Accelerating Cancer Treatment

Re-Posted from John Patrick’s Blog on Accelerating Cancer Treatment…I remember being at a technology conference in 1999 when teenagers Sean Parker and Shawn Fanning demonstrated a digital music service called Napster. It was the beginning of a revolution, and it made a lot of sense to me. The rock group Metallica sued Napster in 2000 and the momentum of music sharing slowed – temporarily. I never saw the problem as theft. I saw it as an industry unwilling to give up the status quo and give consumers a way to purchase music. It took Steve Jobs, the iPod, and iTunes to ignite major growth in digital music.
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Food As Medicine

Buckwheat honey for a cough, peppermint for IBS, turmeric for arthritis, Chia seeds for high cholesterol, salmon for inflamation…“I think most people think food can’t possibly be as potent as drugs, but I see the powerful direct benefits all the time,” said Dr. Melina Jampolis, in a recent discussion with CNN and posted in an article on Fox8.com. A small, growing number of physicians are “prescribing” foods not only for weight management, but also to prevent and treat chronic diseases and CNN spoke with medical nutrition experts to unearth the specific foods they recommend. And you don’t have to be a chef or nutritionist to take advantage of these healthy choices.
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Breast Cancer Is Not A Pink Ribbon – Darryle Pollack on Huffington Post

In a recent Huffington Post article, Darryle Pollack paid tribute to Barbie Ritzco who signed up to be a Marine, to be on the front lines fighting America’s battles, not on the front lines fighting breast cancer. In February 2011, she was diagnosed with Stage IIIB Breast Cancer, four months after being deployed to Afghanistan.

On September 26, 2014, cancer swallowed up Barbie Ritzco at age 39, cutting short a remarkable life. Her loss has hit hard. It’s hard to accept that even for the toughest and worthiest warriors, battle metaphors don’t quite fit the truths of cancer.

Barbie taught other truths of cancer along the way.
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New Technology – No Cancer Left Behind

A team of scientists at Washington University School of Medicine in St. Louis and the University of Arizona in Tucson led by Samuel Achilefu have created a pair of high-tech glasses that help surgeons visualize cancer cells during surgeries, which glow when viewed through the eyewear. The technology, reported in the SPIE Journal of Biomedical Optics, incorporates custom video and a head-mounted display that is capable of capturing signal from any fluorescent molecular agent injected into a patient that attaches to cancer cells, making them glow. Achilefu, a professor of radiology and of biomedical engineering at WUSTL and co-leader of the Oncologic Imaging Program at Siteman Cancer Center, and his team developed the technology that incorporates custom video, a head-mounted display, and a targeted molecular agent injected into a patient that attaches to cancer cells, making them glow.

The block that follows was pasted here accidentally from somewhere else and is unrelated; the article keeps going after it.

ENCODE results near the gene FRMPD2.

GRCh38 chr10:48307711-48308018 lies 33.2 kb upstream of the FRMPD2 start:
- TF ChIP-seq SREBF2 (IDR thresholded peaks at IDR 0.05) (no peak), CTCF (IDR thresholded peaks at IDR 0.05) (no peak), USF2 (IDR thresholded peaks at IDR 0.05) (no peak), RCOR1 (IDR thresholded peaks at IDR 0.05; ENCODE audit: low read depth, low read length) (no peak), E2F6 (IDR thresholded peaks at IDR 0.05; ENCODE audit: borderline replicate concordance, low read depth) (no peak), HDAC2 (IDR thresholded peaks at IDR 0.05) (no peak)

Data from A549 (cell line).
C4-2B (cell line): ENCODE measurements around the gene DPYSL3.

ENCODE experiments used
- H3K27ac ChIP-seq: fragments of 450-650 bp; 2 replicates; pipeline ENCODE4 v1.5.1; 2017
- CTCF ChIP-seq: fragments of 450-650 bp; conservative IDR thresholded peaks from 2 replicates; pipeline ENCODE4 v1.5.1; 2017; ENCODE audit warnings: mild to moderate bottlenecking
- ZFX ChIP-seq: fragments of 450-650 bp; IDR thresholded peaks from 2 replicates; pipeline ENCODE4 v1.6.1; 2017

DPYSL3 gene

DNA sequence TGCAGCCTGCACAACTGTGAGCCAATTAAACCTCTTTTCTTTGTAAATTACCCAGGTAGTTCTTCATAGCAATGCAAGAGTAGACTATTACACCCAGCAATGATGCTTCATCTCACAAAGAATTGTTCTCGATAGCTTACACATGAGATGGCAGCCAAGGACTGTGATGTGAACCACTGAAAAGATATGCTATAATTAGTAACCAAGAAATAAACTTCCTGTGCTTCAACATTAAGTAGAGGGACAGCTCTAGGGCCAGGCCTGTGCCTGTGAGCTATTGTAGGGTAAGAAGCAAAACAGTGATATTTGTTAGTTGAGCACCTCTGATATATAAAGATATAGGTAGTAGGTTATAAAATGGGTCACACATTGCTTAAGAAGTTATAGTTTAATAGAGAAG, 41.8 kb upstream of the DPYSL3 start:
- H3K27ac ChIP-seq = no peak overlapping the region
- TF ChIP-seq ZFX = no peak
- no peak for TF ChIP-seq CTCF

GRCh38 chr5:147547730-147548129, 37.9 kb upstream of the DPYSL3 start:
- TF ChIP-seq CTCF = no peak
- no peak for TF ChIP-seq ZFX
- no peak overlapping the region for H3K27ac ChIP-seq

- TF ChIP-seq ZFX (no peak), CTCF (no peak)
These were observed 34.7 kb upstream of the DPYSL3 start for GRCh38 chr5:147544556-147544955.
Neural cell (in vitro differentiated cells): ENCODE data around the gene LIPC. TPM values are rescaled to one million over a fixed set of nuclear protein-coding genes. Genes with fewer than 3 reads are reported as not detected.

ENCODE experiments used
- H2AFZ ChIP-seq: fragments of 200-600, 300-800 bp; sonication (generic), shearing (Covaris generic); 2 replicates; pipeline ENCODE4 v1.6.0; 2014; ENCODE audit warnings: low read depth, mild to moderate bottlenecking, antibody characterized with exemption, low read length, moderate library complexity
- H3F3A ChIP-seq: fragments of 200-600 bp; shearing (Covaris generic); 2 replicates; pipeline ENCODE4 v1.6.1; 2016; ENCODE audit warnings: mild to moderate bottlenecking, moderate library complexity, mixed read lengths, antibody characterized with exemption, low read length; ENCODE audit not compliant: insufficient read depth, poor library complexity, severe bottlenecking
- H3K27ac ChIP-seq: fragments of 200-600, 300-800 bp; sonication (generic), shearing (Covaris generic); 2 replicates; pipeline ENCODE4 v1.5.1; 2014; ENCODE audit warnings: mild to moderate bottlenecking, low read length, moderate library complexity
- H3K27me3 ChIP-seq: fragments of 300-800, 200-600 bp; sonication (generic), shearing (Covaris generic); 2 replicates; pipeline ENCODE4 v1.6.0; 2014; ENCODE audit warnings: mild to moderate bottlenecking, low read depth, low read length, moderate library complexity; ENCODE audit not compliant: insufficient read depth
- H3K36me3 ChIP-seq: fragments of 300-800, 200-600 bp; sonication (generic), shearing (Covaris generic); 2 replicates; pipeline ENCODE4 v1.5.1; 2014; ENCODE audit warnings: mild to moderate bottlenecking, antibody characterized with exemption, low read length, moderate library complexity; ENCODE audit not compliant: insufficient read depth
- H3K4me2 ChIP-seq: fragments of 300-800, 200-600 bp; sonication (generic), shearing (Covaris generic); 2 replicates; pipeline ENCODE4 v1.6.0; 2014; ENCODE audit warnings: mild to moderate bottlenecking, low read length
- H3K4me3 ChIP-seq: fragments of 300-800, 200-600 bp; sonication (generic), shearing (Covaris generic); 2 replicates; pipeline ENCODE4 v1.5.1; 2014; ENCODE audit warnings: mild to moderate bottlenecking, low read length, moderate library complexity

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C-Suite Against Cancer

On a recent flight, I was perusing the in-flight magazine and was intrigued with the article by the above title, written by Stephanie Taylor.  In it, she asked Ronald Nelson, chairman and CEO of Avis Budget Group and a member of CEOs Against Cancer three questions.   One, in particular, caught my eye: “What are some of the anticancer initiatives you have implemented at Avis Budget?” Mr. Nelson responded with: “All of our facilities in the U.S. are now tobacco free.  If you are a smoker in our health care plan, you pay a premium.  If you don’t want to pay that premium, you have to agree to sign up for a smoking cessation program. 
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Live Each Day To Its Fullest – A Cancer Survivor’s Story

The other week, I attended the Bat Mitzvah of a family friend. This event was a milestone not only for the thirteen-year-old girl being celebrated, but for her dad, who is living with an advanced and aggressive colon cancer. He made a vow to make it to this important day – and he did.  The minute the service began, most of us in the congregation began to cry. Here was this luminous girl, leading the service with clarity and confidence – which is difficult under normal circumstances. But she had to do her Hebrew learning and mitzvah preparations while living in a house where cancer was an ever-present menace. 
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Do We Need A New Definition of Cancer

“We need a 21st-century definition of cancer instead of a 19th-century definition of cancer, which is what we’ve been using,” said Dr. Otis W. Brawley, the chief medical officer for the American Cancer Society, who was not directly involved in the report.

A group of experts advising the nation’s premier cancer research institution has recommended changing the definition of cancer and eliminating the word from some common diagnoses as part of sweeping changes in the nation’s approach to cancer detection and treatment.

The recommendations, from a working group of the National Cancer Institute, were published on Monday in The Journal of the American Medical Association.
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